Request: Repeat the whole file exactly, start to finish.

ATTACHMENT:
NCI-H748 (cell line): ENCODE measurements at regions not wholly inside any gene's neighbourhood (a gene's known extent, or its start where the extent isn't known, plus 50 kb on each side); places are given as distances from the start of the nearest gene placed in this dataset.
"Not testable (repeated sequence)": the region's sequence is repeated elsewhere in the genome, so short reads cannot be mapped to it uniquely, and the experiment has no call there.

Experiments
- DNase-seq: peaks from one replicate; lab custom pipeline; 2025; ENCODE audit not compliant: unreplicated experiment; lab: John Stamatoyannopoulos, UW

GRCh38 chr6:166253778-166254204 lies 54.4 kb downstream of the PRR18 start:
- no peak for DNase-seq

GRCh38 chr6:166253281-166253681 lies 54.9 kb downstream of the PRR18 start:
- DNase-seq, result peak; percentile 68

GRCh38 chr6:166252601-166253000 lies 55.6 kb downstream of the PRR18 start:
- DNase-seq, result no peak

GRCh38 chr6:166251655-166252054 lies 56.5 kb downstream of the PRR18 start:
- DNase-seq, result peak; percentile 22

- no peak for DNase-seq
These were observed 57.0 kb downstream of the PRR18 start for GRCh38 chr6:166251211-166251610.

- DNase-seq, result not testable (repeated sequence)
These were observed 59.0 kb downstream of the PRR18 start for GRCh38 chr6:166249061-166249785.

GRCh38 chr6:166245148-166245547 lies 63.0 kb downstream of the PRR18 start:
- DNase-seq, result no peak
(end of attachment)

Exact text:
NCI-H748 (cell line): ENCODE measurements at regions not wholly inside any gene's neighbourhood (a gene's known extent, or its start where the extent isn't known, plus 50 kb on each side); places are given as distances from the start of the nearest gene placed in this dataset.
"Not testable (repeated sequence)": the region's sequence is repeated elsewhere in the genome, so short reads cannot be mapped to it uniquely, and the experiment has no call there.

Experiments
- DNase-seq: peaks from one replicate; lab custom pipeline; 2025; ENCODE audit not compliant: unreplicated experiment; lab: John Stamatoyannopoulos, UW

GRCh38 chr6:166253778-166254204 lies 54.4 kb downstream of the PRR18 start:
- no peak for DNase-seq

GRCh38 chr6:166253281-166253681 lies 54.9 kb downstream of the PRR18 start:
- DNase-seq, result peak; percentile 68

GRCh38 chr6:166252601-166253000 lies 55.6 kb downstream of the PRR18 start:
- DNase-seq, result no peak

GRCh38 chr6:166251655-166252054 lies 56.5 kb downstream of the PRR18 start:
- DNase-seq, result peak; percentile 22

- no peak for DNase-seq
These were observed 57.0 kb downstream of the PRR18 start for GRCh38 chr6:166251211-166251610.

- DNase-seq, result not testable (repeated sequence)
These were observed 59.0 kb downstream of the PRR18 start for GRCh38 chr6:166249061-166249785.

GRCh38 chr6:166245148-166245547 lies 63.0 kb downstream of the PRR18 start:
- DNase-seq, result no peak